Perhaps the only surprise about the recent tightness Lowell had is that it didn't come sooner. Through the first couple of months, Lowell's hip was feeling surprisingly well and he played in all but two of the first 67 games before Boston manager Terry Francona gave him Saturday and Sunday off. The Red Sox didn't play on Monday.
"I hope [the break] helped a lot," Francona said. "I think he was pretty sore. That's my fault, because he's willing to go out there and doesn't complain. I probably should have made him sit a few times, and I didn't and I need to do better in that area."
After hitting .310 in April and .307 in May, Lowell entered Tuesday's game with a .220 average in June.
However, Lowell said the hip hasn't impacted his at-bats.
"It's running -- it's the impact," Lowell said. "Hitting is fine. Anything rotational is fine. But getting ready for every pitch [on defense], it seems like nothing, but it's 150, 180 times a game. We're well into our season now, so it's kind of in the grind mode."
Though Lowell is known for being reluctant to take days off, he is at a point now where he realizes that it is sometimes the smart thing to do.
"I don't want to be at a point where I feel like I can't help out," said Lowell. "I don't want to be a minus. I don't know if 100 percent is the right word. I don't know if I'm there, because I feel like I can get stronger and better. But, yeah, I think I have to be a little bit more realistic. Just because I can grind out a day doesn't mean, if he wants to give me the day off, that I should talk him out of it. I think Tito's pretty good at giving guys latitude."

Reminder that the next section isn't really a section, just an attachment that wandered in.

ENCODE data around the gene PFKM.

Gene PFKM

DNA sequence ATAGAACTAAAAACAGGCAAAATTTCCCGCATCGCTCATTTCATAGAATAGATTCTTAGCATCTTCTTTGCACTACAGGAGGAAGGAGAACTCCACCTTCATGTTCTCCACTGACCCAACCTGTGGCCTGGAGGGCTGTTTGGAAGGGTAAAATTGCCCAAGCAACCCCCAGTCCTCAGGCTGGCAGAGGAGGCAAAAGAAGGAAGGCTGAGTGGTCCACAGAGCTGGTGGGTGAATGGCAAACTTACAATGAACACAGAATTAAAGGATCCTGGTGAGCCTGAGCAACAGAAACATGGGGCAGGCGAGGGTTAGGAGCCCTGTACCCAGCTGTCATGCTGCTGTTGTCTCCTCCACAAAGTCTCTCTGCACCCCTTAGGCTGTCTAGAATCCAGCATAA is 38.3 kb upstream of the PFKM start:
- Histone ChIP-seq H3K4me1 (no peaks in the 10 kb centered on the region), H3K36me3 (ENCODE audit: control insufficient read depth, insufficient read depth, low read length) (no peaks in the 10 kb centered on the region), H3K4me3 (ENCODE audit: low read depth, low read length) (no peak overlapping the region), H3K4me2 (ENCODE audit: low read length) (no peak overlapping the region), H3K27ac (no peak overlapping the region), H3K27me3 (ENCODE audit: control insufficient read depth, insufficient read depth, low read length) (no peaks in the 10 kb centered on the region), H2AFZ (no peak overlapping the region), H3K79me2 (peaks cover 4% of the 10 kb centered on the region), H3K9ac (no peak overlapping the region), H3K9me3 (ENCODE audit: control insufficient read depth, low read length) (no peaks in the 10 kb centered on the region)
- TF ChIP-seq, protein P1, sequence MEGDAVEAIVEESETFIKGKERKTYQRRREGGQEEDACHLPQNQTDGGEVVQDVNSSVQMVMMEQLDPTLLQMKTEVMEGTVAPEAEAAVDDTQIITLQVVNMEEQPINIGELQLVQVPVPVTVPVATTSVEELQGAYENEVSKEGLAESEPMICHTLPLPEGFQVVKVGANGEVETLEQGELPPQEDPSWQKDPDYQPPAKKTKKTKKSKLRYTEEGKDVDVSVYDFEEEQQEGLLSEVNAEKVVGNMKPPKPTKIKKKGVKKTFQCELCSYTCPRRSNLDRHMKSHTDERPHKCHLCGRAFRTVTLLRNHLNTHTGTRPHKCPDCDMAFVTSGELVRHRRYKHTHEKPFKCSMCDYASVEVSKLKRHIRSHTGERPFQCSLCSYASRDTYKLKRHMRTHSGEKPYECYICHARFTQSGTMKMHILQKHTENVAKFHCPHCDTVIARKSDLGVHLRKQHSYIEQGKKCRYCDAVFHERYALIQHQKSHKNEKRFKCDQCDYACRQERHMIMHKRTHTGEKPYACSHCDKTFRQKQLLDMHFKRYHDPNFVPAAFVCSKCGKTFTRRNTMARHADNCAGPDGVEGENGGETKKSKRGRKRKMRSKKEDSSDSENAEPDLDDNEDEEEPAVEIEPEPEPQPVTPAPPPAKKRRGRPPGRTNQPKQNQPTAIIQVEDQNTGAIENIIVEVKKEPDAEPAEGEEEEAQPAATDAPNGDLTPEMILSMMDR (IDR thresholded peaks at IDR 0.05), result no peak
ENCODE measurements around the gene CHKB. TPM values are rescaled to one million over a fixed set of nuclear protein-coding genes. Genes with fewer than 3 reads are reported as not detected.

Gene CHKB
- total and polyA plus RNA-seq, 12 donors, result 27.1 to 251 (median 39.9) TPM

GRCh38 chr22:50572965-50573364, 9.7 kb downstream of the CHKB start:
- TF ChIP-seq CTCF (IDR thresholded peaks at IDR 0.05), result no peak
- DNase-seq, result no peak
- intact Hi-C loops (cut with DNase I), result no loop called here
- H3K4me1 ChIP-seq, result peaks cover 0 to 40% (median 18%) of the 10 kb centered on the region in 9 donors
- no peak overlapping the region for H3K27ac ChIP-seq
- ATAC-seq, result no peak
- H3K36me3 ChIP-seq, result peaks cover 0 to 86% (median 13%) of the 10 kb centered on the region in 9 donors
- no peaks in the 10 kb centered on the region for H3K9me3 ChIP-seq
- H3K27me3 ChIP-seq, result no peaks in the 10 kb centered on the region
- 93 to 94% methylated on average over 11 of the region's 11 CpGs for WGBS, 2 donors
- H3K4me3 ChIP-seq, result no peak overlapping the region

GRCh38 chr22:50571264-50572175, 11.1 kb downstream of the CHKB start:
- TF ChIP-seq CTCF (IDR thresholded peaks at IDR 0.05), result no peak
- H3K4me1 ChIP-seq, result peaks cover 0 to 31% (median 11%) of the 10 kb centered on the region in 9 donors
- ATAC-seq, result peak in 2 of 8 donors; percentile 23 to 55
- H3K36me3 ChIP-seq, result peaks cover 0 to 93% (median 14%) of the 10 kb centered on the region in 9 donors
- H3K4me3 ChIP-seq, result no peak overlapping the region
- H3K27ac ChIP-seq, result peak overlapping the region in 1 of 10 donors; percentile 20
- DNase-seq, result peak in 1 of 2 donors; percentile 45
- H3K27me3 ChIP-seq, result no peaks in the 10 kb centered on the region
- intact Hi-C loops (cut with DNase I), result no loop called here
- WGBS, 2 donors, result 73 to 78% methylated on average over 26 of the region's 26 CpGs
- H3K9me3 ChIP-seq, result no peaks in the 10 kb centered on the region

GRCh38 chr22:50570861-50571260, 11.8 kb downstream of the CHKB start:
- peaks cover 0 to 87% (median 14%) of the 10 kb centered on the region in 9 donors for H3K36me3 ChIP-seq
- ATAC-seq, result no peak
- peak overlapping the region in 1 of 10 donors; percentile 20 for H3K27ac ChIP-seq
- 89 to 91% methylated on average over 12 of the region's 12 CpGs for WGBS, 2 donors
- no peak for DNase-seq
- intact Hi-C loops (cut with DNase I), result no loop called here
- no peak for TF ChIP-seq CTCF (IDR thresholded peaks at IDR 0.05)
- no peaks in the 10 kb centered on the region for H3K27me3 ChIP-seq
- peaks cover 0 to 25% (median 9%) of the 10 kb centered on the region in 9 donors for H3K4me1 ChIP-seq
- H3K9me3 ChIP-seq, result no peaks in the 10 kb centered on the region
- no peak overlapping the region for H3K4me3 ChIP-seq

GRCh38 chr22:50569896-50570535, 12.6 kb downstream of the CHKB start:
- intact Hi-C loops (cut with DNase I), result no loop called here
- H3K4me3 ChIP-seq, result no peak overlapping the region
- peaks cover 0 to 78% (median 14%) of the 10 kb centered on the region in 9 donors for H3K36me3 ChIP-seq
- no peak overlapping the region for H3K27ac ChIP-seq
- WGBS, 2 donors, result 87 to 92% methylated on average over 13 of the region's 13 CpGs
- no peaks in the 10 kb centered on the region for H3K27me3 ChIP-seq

With the Red Sox playing the next six games under National League rules, Lowell will likely get another break or two before the week is out. Without the DH, Francona needs to split at-bats at the corner infield spots between Lowell, Kevin Youkilis and David Ortiz.
From where Lowell sits, the biggest positive is that he doesn't worry about his hip getting to the point it was at during the final stages of last season and into the postseason, where the slightest movement was a chore.
Lowell still speaks regularly with Dr. Peter Asnis, a hip specialist who sat in on the surgery last October.
"I made it specific to Dr. Asnis that I don't think I can mentally or physically or emotionally go through the second half this year like last year," Lowell said. "He assured me that's definitely not the case. That's something I can stock in. He wasn't surprised when I told I felt like I was more locked up than other times."
What Lowell is going through now seems typical of the recovery from the type of surgery he had.
"I just think it's a matter of what happens after the surgery," said Lowell. "My flexibility is the same, all that. It's just tight. They told me it's normal. People with 'arthritic' conditions have good days and bad days, and when they have bad days, they just rest. I don't know if I have that luxury all the time. We'll just pay attention to how things go."